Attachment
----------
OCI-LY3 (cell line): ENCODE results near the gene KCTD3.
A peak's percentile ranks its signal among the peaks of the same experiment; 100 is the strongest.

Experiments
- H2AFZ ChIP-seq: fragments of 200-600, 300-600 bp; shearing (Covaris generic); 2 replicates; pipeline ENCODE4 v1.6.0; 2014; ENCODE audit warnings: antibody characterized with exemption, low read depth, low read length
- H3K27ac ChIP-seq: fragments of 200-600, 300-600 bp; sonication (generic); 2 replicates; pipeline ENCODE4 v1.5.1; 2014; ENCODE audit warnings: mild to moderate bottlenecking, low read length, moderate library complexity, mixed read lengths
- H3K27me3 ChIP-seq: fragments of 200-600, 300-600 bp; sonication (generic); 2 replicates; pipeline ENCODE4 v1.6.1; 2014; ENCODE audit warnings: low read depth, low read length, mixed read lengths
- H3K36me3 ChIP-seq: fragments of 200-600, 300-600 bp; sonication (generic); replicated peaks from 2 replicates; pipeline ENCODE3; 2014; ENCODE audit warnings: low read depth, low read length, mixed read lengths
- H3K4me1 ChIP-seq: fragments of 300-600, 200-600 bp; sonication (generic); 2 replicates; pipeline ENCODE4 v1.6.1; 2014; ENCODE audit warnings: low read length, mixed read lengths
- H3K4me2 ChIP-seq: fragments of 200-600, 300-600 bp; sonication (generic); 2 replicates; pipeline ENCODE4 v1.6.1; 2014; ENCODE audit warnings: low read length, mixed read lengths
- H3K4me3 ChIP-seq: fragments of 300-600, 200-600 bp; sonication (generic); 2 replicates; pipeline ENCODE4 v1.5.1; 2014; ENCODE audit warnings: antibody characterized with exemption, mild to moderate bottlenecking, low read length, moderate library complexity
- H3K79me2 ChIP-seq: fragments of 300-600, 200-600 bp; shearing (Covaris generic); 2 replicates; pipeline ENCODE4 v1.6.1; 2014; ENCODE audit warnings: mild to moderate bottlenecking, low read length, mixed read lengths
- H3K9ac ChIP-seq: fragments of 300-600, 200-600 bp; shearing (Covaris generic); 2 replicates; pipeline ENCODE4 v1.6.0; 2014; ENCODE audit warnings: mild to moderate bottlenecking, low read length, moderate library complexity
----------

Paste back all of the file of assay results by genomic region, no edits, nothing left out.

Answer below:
OCI-LY3 (cell line): ENCODE results near the gene KCTD3.
A peak's percentile ranks its signal among the peaks of the same experiment; 100 is the strongest.

Experiments
- H2AFZ ChIP-seq: fragments of 200-600, 300-600 bp; shearing (Covaris generic); 2 replicates; pipeline ENCODE4 v1.6.0; 2014; ENCODE audit warnings: antibody characterized with exemption, low read depth, low read length
- H3K27ac ChIP-seq: fragments of 200-600, 300-600 bp; sonication (generic); 2 replicates; pipeline ENCODE4 v1.5.1; 2014; ENCODE audit warnings: mild to moderate bottlenecking, low read length, moderate library complexity, mixed read lengths
- H3K27me3 ChIP-seq: fragments of 200-600, 300-600 bp; sonication (generic); 2 replicates; pipeline ENCODE4 v1.6.1; 2014; ENCODE audit warnings: low read depth, low read length, mixed read lengths
- H3K36me3 ChIP-seq: fragments of 200-600, 300-600 bp; sonication (generic); replicated peaks from 2 replicates; pipeline ENCODE3; 2014; ENCODE audit warnings: low read depth, low read length, mixed read lengths
- H3K4me1 ChIP-seq: fragments of 300-600, 200-600 bp; sonication (generic); 2 replicates; pipeline ENCODE4 v1.6.1; 2014; ENCODE audit warnings: low read length, mixed read lengths
- H3K4me2 ChIP-seq: fragments of 200-600, 300-600 bp; sonication (generic); 2 replicates; pipeline ENCODE4 v1.6.1; 2014; ENCODE audit warnings: low read length, mixed read lengths
- H3K4me3 ChIP-seq: fragments of 300-600, 200-600 bp; sonication (generic); 2 replicates; pipeline ENCODE4 v1.5.1; 2014; ENCODE audit warnings: antibody characterized with exemption, mild to moderate bottlenecking, low read length, moderate library complexity
- H3K79me2 ChIP-seq: fragments of 300-600, 200-600 bp; shearing (Covaris generic); 2 replicates; pipeline ENCODE4 v1.6.1; 2014; ENCODE audit warnings: mild to moderate bottlenecking, low read length, mixed read lengths
- H3K9ac ChIP-seq: fragments of 300-600, 200-600 bp; shearing (Covaris generic); 2 replicates; pipeline ENCODE4 v1.6.0; 2014; ENCODE audit warnings: mild to moderate bottlenecking, low read length, moderate library complexity